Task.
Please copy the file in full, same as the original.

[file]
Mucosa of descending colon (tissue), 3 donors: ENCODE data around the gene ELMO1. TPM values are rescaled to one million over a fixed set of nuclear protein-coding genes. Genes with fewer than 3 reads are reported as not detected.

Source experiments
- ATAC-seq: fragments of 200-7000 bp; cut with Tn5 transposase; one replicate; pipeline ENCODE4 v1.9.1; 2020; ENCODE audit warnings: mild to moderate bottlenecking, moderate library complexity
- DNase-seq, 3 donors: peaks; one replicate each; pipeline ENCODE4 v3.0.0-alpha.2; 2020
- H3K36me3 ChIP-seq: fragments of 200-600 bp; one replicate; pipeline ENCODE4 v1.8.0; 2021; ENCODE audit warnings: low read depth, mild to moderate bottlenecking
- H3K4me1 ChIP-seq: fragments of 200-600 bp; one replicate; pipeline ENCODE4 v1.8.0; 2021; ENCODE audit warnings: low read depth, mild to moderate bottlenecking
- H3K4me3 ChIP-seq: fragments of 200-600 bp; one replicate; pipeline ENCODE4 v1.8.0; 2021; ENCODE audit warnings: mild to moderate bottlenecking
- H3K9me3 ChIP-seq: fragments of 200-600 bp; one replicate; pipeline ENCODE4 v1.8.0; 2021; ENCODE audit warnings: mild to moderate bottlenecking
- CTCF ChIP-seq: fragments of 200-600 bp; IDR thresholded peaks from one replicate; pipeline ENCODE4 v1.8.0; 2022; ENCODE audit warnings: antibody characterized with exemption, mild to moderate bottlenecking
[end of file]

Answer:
Mucosa of descending colon (tissue), 3 donors: ENCODE data around the gene ELMO1. TPM values are rescaled to one million over a fixed set of nuclear protein-coding genes. Genes with fewer than 3 reads are reported as not detected.

Source experiments
- ATAC-seq: fragments of 200-7000 bp; cut with Tn5 transposase; one replicate; pipeline ENCODE4 v1.9.1; 2020; ENCODE audit warnings: mild to moderate bottlenecking, moderate library complexity
- DNase-seq, 3 donors: peaks; one replicate each; pipeline ENCODE4 v3.0.0-alpha.2; 2020
- H3K36me3 ChIP-seq: fragments of 200-600 bp; one replicate; pipeline ENCODE4 v1.8.0; 2021; ENCODE audit warnings: low read depth, mild to moderate bottlenecking
- H3K4me1 ChIP-seq: fragments of 200-600 bp; one replicate; pipeline ENCODE4 v1.8.0; 2021; ENCODE audit warnings: low read depth, mild to moderate bottlenecking
- H3K4me3 ChIP-seq: fragments of 200-600 bp; one replicate; pipeline ENCODE4 v1.8.0; 2021; ENCODE audit warnings: mild to moderate bottlenecking
- H3K9me3 ChIP-seq: fragments of 200-600 bp; one replicate; pipeline ENCODE4 v1.8.0; 2021; ENCODE audit warnings: mild to moderate bottlenecking
- CTCF ChIP-seq: fragments of 200-600 bp; IDR thresholded peaks from one replicate; pipeline ENCODE4 v1.8.0; 2022; ENCODE audit warnings: antibody characterized with exemption, mild to moderate bottlenecking